Archive for April, 2006
No. Armchair GM.
Dan Lewis says the new Armchair GM allows anyone to start their own blog, for free! Woo hoo!
OK, it’s maybe not that exciting, but Dan’s a friend.
Giants are beating (12-6) Atlanta today in a sloppy, long game. Jamey Wright pitched pretty well, got a bunch of double plays, as the Giants try to get back over .500 with an ugly win.
UPDATE: The Giants won 12-6, behind Jamey Wright’s strong outing. The starting outfield of Bonds, Finley and Alou made history as the oldest ever, and Tim Hudson failed to strike out a batter for just the second time ever. Bonds is off to a slow start, but he still has an OBP just under .500 with all the walks.
Lest anyone think that I am alone in my ponderings, or whether my concerns about how the major media outlets are handling the “steroids scandal” are based in the real world; here’s Verducci, the guy who started it all, answering his emails, (not mine anymore, by the way):
You’re the reason Barry Bonds is a circus. What about that as a story: the media swelling up the Bonds story. He wasn’t the only one doing ‘roids — half the league was in 2001 (including pitchers).
– Zack Gideon, San Francisco
Gee, what a novel idea: forget accountability, just blame the media! Would you include in that media a certain executive producer and prime-time star named Barry Lamar Bonds?
When Bonds breaks the home run record, will you and all the other vultures posing as writers stop your smear campaign? The Hall of Fame will be calling soon and you guys can start up again.
– Warren Murphy, San Francisco
In the interest of full disclosure, I am a Hall of Fame voter. And, as historical perspectives go, the link between Bonds and steroids will be as immutable as Pete Rose and gambling.
Let’s see how big a news story this is in a month or so. Sports fans forgive rapists, drug users, party boat sexcapades and everything else. My guess is that the home run record would not be the first by a person who used performance-enhancing drugs. Have you looked at the NBA lately? Doesn’t make it right, but Bonds is taking all of the shots for a problem that is much more widespread. I guess it makes it OK for a mediocre player to take them, as long as they don’t put up good numbers.
– Tom Zanoli, Dallas
Check in with Mark McGwire and Palmeiro to see if Bonds is taking all the hits here. And remember, the story of steroids in baseball is into its fifth year; I don’t see it expiring in a month. Steroid use is equally wrong from legal, ethical and health perspectives, whether you are the home run king or the backup second baseman on the junior varsity. It shouldn’t surprise you that the most accomplished and most well-known would receive the most critical attention. It’s true in Hollywood, politics and sports. I don’t think there’s a market for a book about Alex Sanchez’s steroid use. But that’s not to excuse him.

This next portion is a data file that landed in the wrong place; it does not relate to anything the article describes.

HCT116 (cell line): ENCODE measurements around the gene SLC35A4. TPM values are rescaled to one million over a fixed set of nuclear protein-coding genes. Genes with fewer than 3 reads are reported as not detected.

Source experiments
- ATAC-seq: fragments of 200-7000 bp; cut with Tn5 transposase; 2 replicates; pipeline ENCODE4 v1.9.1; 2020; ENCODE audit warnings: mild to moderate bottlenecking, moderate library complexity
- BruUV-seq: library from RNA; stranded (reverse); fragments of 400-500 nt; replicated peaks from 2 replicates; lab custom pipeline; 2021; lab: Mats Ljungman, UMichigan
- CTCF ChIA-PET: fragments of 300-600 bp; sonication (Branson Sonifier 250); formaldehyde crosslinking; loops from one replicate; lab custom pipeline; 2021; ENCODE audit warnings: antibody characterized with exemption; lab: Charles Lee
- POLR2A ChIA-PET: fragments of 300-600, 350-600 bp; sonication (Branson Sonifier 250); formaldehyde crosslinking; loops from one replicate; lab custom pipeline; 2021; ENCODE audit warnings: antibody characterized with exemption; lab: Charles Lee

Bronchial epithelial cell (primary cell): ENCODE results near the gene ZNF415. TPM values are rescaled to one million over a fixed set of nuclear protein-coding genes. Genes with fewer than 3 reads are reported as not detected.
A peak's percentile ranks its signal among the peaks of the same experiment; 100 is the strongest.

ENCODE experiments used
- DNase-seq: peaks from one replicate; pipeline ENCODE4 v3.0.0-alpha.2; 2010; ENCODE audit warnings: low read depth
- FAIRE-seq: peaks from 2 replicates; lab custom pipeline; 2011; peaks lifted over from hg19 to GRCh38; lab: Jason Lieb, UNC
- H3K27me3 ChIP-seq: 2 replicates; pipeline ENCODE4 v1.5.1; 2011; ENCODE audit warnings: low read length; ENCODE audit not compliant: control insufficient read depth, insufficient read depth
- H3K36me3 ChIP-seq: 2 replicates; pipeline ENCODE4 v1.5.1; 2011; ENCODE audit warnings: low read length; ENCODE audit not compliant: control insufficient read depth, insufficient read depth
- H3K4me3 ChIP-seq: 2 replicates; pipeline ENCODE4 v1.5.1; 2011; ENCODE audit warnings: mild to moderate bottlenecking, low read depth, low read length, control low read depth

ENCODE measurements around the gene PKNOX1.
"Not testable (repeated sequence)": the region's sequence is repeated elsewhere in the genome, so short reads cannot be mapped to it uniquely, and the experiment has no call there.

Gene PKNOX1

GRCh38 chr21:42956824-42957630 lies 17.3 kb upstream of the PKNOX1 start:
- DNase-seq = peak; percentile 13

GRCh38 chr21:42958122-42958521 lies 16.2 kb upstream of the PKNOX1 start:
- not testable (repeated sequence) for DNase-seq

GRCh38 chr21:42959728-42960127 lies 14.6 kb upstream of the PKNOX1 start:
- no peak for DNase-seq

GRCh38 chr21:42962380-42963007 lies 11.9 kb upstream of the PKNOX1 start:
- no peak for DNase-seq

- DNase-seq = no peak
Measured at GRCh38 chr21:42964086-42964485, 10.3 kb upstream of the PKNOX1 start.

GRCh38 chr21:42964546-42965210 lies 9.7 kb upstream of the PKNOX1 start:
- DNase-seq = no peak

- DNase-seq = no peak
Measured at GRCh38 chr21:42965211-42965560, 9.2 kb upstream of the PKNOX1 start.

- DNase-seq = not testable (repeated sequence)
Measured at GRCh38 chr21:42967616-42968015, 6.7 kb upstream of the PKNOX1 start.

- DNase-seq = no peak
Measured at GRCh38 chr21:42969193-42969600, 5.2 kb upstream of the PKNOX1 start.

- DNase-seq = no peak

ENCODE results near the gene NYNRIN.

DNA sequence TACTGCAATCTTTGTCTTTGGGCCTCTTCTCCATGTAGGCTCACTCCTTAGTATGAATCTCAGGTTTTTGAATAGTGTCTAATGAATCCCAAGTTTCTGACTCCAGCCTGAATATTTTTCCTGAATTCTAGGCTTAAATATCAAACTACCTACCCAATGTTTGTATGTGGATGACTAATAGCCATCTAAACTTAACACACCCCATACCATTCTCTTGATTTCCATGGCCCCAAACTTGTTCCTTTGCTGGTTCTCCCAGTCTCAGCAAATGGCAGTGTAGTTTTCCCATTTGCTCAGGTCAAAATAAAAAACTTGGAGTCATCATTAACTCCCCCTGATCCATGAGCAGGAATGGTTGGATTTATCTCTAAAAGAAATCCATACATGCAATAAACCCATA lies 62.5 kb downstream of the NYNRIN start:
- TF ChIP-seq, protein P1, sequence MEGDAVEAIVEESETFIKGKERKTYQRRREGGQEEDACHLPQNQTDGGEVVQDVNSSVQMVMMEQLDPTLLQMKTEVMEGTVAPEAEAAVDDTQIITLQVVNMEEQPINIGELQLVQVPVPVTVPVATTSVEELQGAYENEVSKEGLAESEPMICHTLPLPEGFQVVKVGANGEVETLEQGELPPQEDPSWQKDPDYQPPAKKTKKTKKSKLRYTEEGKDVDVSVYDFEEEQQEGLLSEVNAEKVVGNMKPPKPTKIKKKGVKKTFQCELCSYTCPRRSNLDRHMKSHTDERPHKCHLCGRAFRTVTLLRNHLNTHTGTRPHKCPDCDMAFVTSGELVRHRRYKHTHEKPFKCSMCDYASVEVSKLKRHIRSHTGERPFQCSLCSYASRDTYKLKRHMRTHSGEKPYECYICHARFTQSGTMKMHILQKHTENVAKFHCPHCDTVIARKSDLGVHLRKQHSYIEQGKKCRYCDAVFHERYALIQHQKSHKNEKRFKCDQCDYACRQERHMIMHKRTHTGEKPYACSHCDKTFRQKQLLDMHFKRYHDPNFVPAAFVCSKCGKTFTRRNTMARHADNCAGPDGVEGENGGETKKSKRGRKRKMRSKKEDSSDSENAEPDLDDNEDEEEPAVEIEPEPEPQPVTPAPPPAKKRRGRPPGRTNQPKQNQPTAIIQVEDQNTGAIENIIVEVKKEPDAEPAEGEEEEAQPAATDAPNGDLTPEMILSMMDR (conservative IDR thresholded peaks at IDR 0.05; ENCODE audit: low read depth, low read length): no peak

Exactly what in the two new books about steroid use by Bonds and other players is new? Are you not just rehashing an old story? If so, then you’re not reporting news, you’re just trying to make news. The same question, even if asked by a “new subset of questioners,” is still the same question. How many times can it be answered before you’re happy?
– Jay Colson, Springfield, Mo.
As just a small sampling, what’s new is the timeline of Bonds’ drugs use (for many years after the 1998 season), motivation (his numbers were no longer good enough compared with guys like McGwire and Sosa) and depth of usage (his doping regimen is detailed drug-by-drug and sometimes day-by-day). By the way, Bonds never has answered any questions about such details, nor has he challenged the veracity of a single fact as presented. And the questions are not the same. They change all the time. There is, for instance, the matter of a just-launched investigation by the commissioner’s office. There was the hostility of fans in San Diego. The story continues to evolve.
He ignores the first question, and instead suggests that to wonder why Bonds is the center of attention is to be in favor of no accountablility. He then lets us know that, in fact, he and the rest of his soap-box proclaimers will make sure we don’t forget about these horrible criminals. He also operates from the obvious contention that the Bonds’ book is, in fact, the actual truth, and to suggest otherwise is absurd.